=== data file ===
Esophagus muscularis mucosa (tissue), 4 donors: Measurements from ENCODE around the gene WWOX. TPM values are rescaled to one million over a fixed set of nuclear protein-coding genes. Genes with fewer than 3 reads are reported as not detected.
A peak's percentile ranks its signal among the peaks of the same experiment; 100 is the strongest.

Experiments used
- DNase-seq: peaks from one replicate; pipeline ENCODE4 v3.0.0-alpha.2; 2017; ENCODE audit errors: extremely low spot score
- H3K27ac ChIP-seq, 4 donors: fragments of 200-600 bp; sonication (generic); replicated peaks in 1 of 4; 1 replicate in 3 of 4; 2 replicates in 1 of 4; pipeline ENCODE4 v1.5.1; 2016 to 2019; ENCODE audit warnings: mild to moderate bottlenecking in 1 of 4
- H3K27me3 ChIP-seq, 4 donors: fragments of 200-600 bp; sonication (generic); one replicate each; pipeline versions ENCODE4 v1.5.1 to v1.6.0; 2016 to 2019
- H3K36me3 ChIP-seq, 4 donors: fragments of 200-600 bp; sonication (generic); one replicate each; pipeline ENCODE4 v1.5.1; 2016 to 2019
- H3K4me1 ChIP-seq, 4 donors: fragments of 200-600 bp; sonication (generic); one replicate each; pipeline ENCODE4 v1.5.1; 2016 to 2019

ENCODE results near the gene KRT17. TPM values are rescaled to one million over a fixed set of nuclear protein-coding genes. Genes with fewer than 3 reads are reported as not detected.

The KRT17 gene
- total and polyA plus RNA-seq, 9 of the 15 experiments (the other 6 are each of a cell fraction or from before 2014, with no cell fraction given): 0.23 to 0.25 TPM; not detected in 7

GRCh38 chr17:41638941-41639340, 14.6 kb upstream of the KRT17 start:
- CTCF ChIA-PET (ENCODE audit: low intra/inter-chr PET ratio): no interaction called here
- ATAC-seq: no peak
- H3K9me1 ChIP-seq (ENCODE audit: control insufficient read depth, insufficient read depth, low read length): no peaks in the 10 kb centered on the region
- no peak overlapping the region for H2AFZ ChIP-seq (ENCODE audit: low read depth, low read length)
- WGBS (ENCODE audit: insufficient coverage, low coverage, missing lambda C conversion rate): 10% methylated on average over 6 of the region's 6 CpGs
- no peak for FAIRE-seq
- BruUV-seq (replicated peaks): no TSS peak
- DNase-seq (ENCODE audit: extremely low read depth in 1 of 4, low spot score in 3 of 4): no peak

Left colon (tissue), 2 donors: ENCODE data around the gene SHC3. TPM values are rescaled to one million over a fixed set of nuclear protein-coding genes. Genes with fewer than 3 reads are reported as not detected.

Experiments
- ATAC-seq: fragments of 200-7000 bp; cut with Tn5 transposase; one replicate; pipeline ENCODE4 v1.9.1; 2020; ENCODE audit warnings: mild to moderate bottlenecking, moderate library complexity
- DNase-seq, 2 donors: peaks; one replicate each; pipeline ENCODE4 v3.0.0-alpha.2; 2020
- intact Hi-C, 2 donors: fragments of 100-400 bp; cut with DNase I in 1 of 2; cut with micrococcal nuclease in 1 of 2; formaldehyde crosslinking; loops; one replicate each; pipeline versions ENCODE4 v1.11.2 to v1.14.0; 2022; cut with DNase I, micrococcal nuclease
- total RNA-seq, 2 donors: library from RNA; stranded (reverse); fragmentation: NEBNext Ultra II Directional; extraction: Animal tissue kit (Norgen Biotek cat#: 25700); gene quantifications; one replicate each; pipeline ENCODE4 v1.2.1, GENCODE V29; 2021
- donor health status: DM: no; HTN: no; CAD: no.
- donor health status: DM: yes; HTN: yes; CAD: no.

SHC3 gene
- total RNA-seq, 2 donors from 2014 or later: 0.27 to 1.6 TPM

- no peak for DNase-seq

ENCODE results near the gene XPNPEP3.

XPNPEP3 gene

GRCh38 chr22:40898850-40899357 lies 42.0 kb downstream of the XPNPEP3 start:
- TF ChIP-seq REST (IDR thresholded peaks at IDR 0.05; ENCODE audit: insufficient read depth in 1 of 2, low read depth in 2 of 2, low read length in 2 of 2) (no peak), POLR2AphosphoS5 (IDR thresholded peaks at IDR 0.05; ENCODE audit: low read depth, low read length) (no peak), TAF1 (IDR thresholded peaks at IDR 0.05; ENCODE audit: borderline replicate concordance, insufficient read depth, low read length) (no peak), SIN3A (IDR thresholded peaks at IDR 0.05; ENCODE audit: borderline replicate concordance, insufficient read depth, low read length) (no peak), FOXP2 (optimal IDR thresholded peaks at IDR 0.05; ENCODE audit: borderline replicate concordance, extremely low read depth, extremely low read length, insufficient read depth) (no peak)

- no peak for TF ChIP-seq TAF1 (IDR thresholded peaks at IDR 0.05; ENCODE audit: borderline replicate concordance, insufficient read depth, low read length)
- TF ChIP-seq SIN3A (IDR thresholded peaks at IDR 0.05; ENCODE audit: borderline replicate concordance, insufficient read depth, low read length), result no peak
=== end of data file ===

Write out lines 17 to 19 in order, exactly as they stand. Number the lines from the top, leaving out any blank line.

- WGBS (ENCODE audit: insufficient coverage, low coverage, missing lambda C conversion rate): 10% methylated on average over 6 of the region's 6 CpGs
- no peak for FAIRE-seq
- BruUV-seq (replicated peaks): no TSS peak